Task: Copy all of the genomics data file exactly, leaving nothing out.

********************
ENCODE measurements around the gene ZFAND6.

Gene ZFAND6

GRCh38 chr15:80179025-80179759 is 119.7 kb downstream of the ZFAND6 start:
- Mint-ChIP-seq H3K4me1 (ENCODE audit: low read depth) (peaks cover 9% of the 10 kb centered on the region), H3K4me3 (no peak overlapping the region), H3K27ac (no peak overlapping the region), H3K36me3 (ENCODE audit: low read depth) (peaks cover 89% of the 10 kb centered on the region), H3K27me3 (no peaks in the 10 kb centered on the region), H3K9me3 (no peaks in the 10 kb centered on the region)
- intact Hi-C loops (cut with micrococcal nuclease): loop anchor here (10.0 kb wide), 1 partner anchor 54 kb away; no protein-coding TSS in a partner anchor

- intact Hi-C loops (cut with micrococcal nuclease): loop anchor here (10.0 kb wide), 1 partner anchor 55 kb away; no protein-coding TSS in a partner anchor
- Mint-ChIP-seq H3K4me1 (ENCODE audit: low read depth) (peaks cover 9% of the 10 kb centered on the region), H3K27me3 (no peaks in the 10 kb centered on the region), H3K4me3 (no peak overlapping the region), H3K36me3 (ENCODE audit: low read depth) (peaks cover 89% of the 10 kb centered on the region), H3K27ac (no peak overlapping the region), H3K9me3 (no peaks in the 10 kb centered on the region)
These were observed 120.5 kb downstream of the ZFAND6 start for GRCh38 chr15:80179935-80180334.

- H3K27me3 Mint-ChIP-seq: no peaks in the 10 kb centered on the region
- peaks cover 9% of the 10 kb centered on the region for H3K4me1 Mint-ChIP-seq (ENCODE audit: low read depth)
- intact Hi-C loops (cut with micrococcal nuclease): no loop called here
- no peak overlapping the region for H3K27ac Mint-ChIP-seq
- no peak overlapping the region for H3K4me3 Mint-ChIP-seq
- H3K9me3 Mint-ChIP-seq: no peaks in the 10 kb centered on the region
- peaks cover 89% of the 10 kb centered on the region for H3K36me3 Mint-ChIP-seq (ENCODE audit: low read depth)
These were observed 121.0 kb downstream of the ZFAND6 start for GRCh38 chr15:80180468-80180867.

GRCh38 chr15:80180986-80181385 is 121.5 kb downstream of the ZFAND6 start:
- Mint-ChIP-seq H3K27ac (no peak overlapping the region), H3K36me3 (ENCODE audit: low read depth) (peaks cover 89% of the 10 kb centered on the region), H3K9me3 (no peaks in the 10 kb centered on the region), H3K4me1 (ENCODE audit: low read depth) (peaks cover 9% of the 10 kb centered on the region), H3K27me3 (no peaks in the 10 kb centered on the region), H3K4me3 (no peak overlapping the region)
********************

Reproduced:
ENCODE measurements around the gene ZFAND6.

Gene ZFAND6

GRCh38 chr15:80179025-80179759 is 119.7 kb downstream of the ZFAND6 start:
- Mint-ChIP-seq H3K4me1 (ENCODE audit: low read depth) (peaks cover 9% of the 10 kb centered on the region), H3K4me3 (no peak overlapping the region), H3K27ac (no peak overlapping the region), H3K36me3 (ENCODE audit: low read depth) (peaks cover 89% of the 10 kb centered on the region), H3K27me3 (no peaks in the 10 kb centered on the region), H3K9me3 (no peaks in the 10 kb centered on the region)
- intact Hi-C loops (cut with micrococcal nuclease): loop anchor here (10.0 kb wide), 1 partner anchor 54 kb away; no protein-coding TSS in a partner anchor

- intact Hi-C loops (cut with micrococcal nuclease): loop anchor here (10.0 kb wide), 1 partner anchor 55 kb away; no protein-coding TSS in a partner anchor
- Mint-ChIP-seq H3K4me1 (ENCODE audit: low read depth) (peaks cover 9% of the 10 kb centered on the region), H3K27me3 (no peaks in the 10 kb centered on the region), H3K4me3 (no peak overlapping the region), H3K36me3 (ENCODE audit: low read depth) (peaks cover 89% of the 10 kb centered on the region), H3K27ac (no peak overlapping the region), H3K9me3 (no peaks in the 10 kb centered on the region)
These were observed 120.5 kb downstream of the ZFAND6 start for GRCh38 chr15:80179935-80180334.

- H3K27me3 Mint-ChIP-seq: no peaks in the 10 kb centered on the region
- peaks cover 9% of the 10 kb centered on the region for H3K4me1 Mint-ChIP-seq (ENCODE audit: low read depth)
- intact Hi-C loops (cut with micrococcal nuclease): no loop called here
- no peak overlapping the region for H3K27ac Mint-ChIP-seq
- no peak overlapping the region for H3K4me3 Mint-ChIP-seq
- H3K9me3 Mint-ChIP-seq: no peaks in the 10 kb centered on the region
- peaks cover 89% of the 10 kb centered on the region for H3K36me3 Mint-ChIP-seq (ENCODE audit: low read depth)
These were observed 121.0 kb downstream of the ZFAND6 start for GRCh38 chr15:80180468-80180867.

GRCh38 chr15:80180986-80181385 is 121.5 kb downstream of the ZFAND6 start:
- Mint-ChIP-seq H3K27ac (no peak overlapping the region), H3K36me3 (ENCODE audit: low read depth) (peaks cover 89% of the 10 kb centered on the region), H3K9me3 (no peaks in the 10 kb centered on the region), H3K4me1 (ENCODE audit: low read depth) (peaks cover 9% of the 10 kb centered on the region), H3K27me3 (no peaks in the 10 kb centered on the region), H3K4me3 (no peak overlapping the region)